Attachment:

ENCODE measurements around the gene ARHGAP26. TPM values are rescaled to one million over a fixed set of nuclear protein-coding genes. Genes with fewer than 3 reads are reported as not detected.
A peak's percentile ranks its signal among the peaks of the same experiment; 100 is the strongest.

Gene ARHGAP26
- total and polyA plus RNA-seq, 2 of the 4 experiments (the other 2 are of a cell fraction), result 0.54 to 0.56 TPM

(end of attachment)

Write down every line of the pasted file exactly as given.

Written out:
ENCODE measurements around the gene ARHGAP26. TPM values are rescaled to one million over a fixed set of nuclear protein-coding genes. Genes with fewer than 3 reads are reported as not detected.
A peak's percentile ranks its signal among the peaks of the same experiment; 100 is the strongest.

Gene ARHGAP26
- total and polyA plus RNA-seq, 2 of the 4 experiments (the other 2 are of a cell fraction), result 0.54 to 0.56 TPM